Defaults Down, Liquidity Flowing for U.S. Spec-Grade Companies

Defaults for U.S. speculative-grade, non-financial companies were down in the first quarter, with default rates hitting their historic average of 4.7%. And with consistent economic growth, recent refinancing activity and improvement in commodities, analysts with Moody’s Investors Service project the default rate will drop to 3.0% in a year.

"The number of U.S. speculative-grade defaults slipped to a two-year low in the first quarter of 2017," said Moody's Senior Vice President John Puchalla. "Recent refunding activity is helping to mitigate the effect of higher interest rates, alongside continued easing of strains in the commodities sector, even as oil and gas defaults remain elevated relative to other sectors."

Ten U.S. non-financial defaults were reported in the first quarter, down from 15 during the prior quarter, which represents the smallest number since the beginning of 2015, Moody’s Puchalla said. Four of the firms that defaulted in the first quarter were in the oil and gas sector, which is well below the 17 companies in the sector that defaulted in second quarter of 2016. Exploration and production companies made up three of the recent defaults. Moody’s predicts that liquidity and ratings trends point to more defaults among oilfield service companies later this year.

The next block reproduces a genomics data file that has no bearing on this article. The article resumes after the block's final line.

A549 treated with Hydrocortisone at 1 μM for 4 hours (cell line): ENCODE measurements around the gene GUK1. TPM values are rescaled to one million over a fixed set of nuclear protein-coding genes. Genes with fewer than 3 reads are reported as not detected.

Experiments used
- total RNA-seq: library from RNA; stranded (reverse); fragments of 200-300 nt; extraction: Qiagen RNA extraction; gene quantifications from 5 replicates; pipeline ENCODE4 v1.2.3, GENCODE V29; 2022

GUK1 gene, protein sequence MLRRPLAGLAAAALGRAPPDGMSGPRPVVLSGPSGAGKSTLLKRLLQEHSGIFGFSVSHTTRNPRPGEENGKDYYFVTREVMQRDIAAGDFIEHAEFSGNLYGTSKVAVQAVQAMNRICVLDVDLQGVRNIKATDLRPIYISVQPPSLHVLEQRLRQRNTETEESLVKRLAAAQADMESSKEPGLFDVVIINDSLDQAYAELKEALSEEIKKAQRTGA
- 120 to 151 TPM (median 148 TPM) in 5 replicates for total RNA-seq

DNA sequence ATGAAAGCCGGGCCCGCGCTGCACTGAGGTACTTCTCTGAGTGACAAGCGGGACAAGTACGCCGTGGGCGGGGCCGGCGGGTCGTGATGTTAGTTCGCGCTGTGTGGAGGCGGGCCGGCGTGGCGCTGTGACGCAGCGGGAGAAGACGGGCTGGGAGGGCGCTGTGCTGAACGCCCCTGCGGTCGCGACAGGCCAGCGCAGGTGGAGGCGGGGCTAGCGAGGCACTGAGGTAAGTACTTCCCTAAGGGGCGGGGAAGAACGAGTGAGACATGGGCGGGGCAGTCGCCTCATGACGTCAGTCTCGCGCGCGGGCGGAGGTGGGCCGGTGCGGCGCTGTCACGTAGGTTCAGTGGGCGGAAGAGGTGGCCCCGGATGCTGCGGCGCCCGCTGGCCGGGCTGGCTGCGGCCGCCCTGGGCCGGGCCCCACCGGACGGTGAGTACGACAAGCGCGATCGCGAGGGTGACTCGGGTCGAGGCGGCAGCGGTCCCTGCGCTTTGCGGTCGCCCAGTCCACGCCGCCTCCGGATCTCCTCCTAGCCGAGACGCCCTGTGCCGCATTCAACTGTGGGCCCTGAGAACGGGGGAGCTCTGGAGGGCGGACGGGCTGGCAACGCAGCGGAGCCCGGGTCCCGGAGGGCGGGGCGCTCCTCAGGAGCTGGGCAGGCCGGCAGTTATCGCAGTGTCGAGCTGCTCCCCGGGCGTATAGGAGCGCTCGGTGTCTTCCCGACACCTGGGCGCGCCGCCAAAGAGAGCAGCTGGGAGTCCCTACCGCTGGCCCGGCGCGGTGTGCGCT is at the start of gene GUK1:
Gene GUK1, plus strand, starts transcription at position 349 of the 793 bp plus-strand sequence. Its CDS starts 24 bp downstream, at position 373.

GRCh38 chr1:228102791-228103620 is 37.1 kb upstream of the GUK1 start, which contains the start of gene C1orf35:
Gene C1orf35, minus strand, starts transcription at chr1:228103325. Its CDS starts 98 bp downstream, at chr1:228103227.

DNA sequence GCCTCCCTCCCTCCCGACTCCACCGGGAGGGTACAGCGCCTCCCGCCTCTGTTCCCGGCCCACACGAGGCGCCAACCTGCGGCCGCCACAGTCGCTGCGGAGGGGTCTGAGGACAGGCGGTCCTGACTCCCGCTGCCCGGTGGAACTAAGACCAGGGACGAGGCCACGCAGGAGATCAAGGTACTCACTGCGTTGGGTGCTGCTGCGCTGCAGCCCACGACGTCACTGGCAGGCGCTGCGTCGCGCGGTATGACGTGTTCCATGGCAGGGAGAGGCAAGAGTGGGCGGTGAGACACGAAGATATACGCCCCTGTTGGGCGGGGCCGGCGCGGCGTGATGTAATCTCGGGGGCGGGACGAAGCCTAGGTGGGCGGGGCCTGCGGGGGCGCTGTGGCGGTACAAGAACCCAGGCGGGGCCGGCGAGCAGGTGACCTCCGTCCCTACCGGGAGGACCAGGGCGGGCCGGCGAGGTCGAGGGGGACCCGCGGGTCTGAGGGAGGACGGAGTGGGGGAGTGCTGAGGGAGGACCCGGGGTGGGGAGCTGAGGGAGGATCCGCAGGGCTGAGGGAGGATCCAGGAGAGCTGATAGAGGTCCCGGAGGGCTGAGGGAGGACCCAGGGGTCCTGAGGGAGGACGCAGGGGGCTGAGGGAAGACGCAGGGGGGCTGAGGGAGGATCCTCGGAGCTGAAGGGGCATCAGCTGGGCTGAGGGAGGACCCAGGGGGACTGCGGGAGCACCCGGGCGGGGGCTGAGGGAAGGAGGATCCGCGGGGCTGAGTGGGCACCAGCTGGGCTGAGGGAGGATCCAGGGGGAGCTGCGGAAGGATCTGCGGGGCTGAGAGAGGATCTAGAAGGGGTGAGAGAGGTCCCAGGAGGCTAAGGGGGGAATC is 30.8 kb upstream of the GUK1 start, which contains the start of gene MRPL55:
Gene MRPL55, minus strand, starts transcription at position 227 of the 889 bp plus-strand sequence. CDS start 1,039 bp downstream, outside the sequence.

Moody’s Liquidity Stress Index (LSI) decreased to 5.3% in March from a six-year high of 10.3% a year prior. Economic growth is providing good cash flow, and a blooming energy recovery and “covenant-lite” loan structures are helping to ease liquidity and default risks for spec-grade companies in the U.S. Still, the energy LSI remains high at 12.9%.

"A large number of low-rated companies are managing to get by with weak balance sheets because their liquidity is keeping them afloat," Puchalla said. "While we expect economic growth to quicken in the next year, a risky speculative-grade borrower rating distribution will sow the seeds for more defaults if economic growth is unexpectedly weak, geopolitical issues disrupt trade flows or accessing the capital markets becomes more difficult."

– Nicholas Stern, senior editor

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